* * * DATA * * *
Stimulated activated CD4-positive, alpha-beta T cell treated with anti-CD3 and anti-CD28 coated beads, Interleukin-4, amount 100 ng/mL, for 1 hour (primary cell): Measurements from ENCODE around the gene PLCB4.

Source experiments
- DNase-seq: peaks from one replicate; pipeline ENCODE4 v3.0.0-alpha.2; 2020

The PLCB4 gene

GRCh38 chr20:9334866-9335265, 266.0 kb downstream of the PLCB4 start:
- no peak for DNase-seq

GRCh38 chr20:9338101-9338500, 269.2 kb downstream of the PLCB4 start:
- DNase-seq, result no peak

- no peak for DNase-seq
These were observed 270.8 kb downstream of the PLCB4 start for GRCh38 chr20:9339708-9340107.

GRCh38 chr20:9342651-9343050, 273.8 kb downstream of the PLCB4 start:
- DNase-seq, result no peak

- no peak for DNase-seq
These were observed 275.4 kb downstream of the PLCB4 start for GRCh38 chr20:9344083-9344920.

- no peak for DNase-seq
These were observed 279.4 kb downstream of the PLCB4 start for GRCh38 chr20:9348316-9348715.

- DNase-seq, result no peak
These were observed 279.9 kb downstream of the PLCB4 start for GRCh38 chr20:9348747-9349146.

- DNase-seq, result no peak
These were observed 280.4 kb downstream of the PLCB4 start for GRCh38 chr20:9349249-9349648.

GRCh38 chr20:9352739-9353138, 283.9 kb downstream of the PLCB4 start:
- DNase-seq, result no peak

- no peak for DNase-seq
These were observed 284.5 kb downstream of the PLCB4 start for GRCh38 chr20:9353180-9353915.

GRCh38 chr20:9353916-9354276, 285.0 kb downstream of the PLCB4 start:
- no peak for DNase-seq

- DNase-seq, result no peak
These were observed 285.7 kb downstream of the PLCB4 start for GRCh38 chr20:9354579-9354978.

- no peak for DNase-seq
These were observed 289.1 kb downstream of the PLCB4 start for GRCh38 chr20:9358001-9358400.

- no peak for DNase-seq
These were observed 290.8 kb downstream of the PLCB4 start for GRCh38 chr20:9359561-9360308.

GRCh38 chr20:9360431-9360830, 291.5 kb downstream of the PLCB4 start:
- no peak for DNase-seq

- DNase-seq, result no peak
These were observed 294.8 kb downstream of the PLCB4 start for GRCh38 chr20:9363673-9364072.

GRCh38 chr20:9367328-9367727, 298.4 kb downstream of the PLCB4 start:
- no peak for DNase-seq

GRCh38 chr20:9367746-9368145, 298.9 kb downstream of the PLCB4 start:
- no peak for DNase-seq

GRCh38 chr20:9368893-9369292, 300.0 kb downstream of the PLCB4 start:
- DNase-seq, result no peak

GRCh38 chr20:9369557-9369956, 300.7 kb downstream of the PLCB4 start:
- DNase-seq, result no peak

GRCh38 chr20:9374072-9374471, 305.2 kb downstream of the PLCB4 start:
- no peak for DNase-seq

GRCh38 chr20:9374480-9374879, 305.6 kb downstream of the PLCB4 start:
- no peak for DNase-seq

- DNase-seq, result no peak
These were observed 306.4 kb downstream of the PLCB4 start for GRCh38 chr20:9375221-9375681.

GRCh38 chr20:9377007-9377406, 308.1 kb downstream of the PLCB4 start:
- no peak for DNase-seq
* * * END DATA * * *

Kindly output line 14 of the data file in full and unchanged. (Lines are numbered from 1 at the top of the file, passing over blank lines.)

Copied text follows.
These were observed 275.4 kb downstream of the PLCB4 start for GRCh38 chr20:9344083-9344920.